This Dickson customer took a leap from antiquated chart recorders and the time-consuming USB data loggers to DicksonOne, which allows users to access their data anywhere. Not only that, but DicksonOne offers robust features like phone, text, and email alarms, a Reporting Suite, customizable device pages, and location management. But most importantly for him, DicksonOne is easy to use. The data is presented clearly, making temperature and humidity analysis a breeze.

Which is what this customer did. He monitored his facility in a few key locations that he thought were getting too hot or too cold, looked at the data, and saw that his current facility was not equipped to handle the volume of artifacts it currently held. So, he gathered all his data and the conclusions that he had drawn, and applied for a grant.

And he won it.

His museum is now getting money for some much needed HVAC updates, which we think is pretty cool.


 

Museum and Archive Storage: Data Loggers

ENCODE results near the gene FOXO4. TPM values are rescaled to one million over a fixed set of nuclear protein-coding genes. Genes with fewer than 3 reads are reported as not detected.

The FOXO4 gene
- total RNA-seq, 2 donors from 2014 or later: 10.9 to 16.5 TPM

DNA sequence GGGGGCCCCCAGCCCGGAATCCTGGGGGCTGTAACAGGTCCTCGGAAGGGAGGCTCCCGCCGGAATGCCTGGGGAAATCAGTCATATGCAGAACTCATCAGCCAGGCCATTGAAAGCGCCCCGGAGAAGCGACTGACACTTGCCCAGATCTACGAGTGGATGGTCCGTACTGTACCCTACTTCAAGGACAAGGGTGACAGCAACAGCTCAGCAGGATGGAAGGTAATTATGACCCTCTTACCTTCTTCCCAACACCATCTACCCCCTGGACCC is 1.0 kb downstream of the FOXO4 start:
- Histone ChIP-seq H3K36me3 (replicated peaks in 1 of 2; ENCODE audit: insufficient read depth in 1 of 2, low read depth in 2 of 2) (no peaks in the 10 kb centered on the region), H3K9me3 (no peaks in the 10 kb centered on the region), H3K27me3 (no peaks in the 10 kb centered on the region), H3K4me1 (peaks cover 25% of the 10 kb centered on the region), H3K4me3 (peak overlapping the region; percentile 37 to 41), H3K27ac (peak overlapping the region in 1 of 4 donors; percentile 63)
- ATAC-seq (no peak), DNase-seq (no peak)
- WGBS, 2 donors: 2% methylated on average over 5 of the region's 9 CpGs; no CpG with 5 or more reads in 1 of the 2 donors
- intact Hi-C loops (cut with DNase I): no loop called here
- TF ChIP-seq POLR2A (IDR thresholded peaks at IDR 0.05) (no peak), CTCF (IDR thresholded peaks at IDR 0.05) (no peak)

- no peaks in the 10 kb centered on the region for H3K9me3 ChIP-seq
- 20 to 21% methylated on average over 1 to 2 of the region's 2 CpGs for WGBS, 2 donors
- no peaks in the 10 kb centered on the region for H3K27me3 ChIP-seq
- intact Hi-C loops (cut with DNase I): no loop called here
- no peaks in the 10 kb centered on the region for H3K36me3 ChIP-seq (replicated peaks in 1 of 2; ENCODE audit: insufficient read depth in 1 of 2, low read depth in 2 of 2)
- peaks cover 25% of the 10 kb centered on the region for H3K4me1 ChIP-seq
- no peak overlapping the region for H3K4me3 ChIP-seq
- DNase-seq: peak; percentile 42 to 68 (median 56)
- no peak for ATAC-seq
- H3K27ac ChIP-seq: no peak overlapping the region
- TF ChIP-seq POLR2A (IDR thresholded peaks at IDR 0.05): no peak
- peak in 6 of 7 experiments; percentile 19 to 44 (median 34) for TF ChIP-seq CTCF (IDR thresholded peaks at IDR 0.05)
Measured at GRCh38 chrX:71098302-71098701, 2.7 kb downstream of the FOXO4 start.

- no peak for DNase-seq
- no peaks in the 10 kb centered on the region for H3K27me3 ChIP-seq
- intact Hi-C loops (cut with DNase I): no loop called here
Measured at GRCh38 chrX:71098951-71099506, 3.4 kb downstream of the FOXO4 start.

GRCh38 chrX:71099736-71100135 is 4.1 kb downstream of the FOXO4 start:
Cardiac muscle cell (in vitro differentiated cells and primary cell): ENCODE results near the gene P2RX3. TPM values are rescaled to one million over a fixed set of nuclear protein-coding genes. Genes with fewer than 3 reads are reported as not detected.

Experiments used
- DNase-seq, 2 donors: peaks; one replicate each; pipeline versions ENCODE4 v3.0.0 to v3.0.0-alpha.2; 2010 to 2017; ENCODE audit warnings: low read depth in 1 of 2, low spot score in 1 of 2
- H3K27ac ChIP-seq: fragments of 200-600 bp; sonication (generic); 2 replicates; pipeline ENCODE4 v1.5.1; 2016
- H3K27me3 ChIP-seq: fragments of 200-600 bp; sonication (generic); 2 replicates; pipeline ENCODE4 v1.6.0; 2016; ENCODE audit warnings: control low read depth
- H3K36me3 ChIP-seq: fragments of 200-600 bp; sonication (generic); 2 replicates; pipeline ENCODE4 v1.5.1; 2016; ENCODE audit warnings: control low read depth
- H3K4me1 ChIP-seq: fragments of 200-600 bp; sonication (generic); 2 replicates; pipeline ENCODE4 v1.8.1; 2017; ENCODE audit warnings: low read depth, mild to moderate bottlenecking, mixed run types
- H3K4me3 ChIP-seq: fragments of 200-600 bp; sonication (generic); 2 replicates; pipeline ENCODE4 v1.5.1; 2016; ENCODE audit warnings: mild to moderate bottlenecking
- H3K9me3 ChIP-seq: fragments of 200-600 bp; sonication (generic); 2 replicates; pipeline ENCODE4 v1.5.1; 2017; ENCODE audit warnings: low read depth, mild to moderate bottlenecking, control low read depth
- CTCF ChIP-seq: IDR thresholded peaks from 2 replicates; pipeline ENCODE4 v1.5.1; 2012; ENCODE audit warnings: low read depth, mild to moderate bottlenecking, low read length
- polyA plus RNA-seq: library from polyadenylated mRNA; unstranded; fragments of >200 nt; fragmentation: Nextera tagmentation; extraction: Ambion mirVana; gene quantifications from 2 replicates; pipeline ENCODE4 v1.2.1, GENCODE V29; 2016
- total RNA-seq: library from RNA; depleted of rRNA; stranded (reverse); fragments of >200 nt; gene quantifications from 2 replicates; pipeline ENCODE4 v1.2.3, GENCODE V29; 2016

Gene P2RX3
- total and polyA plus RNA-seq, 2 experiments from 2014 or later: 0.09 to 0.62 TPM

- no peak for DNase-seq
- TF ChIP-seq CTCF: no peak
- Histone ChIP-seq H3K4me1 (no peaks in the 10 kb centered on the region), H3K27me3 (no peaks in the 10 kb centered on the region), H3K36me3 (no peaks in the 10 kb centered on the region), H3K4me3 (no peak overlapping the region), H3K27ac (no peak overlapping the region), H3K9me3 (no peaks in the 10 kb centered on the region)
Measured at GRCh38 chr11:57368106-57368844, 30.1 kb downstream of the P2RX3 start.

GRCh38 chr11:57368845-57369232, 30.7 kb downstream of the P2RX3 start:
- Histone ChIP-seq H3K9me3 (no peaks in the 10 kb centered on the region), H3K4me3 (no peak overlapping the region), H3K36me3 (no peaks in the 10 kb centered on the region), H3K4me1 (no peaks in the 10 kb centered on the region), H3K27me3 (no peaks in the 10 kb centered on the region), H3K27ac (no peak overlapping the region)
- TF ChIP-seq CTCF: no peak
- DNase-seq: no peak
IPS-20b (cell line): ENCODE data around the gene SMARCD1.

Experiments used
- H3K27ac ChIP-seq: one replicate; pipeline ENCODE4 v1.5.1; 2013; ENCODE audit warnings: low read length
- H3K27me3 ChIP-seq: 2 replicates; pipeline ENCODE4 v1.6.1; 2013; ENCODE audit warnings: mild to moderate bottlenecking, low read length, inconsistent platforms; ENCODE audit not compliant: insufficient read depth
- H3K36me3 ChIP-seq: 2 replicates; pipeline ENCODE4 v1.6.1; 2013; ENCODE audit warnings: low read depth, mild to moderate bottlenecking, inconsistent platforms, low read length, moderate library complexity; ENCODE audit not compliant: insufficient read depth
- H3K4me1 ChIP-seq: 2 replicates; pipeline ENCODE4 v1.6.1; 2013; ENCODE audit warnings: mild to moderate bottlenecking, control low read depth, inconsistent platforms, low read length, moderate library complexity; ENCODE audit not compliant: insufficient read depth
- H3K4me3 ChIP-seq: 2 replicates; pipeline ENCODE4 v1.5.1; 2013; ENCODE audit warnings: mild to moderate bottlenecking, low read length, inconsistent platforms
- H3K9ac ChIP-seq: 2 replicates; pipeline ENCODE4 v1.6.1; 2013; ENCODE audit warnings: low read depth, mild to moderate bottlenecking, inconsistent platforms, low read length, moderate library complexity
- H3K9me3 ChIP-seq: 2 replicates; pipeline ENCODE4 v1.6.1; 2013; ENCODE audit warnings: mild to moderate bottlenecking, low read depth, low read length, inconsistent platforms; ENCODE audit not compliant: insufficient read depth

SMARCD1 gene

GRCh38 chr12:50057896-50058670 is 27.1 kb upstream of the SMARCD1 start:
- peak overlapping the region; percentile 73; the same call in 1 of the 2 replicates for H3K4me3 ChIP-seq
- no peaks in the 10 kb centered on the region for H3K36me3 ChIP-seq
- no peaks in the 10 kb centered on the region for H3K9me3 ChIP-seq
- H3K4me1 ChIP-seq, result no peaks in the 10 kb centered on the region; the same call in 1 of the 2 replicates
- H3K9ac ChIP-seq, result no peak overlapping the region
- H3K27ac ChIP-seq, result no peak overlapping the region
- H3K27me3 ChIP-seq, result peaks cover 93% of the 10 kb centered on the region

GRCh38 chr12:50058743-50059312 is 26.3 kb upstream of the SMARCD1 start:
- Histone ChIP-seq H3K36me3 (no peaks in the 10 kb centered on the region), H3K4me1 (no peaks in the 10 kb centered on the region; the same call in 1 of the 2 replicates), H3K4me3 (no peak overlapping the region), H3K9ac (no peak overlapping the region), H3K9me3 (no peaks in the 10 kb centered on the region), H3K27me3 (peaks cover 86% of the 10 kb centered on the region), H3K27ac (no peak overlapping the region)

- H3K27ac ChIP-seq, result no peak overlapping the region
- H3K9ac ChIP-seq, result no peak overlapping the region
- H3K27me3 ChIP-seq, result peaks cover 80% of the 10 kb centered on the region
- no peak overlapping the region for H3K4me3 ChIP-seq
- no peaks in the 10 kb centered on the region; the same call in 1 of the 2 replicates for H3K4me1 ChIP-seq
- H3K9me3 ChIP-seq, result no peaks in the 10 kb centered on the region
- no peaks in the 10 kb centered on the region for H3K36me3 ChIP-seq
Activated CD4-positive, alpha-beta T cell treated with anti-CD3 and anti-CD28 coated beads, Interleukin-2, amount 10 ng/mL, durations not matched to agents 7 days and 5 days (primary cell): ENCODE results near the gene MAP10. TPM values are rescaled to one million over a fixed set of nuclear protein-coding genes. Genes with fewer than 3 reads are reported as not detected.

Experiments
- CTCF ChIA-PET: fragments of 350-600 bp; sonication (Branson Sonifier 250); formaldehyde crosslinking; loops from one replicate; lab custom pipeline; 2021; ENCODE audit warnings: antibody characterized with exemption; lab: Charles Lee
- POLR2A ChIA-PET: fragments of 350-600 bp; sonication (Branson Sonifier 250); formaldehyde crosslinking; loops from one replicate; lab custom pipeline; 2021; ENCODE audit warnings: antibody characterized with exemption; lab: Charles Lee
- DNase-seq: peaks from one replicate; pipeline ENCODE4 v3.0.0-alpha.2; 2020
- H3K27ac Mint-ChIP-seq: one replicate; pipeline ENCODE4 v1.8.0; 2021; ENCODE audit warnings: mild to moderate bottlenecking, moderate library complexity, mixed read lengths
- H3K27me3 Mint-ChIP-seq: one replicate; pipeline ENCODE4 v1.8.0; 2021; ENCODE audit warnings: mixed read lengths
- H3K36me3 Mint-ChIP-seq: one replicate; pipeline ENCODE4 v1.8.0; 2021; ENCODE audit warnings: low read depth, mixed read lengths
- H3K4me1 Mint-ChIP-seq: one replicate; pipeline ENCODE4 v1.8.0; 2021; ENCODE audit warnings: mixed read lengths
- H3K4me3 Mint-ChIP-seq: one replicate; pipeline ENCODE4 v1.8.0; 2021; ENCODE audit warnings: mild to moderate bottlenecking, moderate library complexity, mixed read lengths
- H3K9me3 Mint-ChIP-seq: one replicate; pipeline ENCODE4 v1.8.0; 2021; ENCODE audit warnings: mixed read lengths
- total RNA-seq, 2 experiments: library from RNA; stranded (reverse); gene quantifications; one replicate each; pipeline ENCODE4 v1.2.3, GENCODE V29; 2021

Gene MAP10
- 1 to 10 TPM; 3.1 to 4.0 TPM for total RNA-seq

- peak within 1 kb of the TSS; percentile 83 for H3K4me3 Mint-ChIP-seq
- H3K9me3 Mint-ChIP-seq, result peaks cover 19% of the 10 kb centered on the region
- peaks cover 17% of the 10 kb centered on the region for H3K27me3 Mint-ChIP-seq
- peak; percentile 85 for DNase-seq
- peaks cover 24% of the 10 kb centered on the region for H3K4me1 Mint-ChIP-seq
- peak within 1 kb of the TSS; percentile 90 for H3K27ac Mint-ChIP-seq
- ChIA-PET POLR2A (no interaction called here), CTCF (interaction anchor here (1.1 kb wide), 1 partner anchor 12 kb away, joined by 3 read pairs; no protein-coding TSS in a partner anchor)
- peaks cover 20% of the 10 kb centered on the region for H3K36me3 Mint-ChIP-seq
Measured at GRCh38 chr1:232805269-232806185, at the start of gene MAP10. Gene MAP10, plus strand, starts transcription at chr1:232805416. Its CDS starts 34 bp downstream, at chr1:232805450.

Posted on: June 12th, 2014 by Dickson No Comments

Museum and Archive Storage: Data Loggers (2)

 

In the past few months, we’ve published two posts on temperature and humidity monitoring in an archive or museum. The first article was a general introduction to artifact storage. In the second article, we offered up some key questions you should ask when crafting your monitoring plan . . .

We said you should know what your budget is, what you are monitoring, what kind of system you want or currently have, the amount of documentation you need, and what kind of analysis you’d like to perform. So you’ve answered those questions to the best of your ability . . . it’s now time to choose how you will monitor your environment.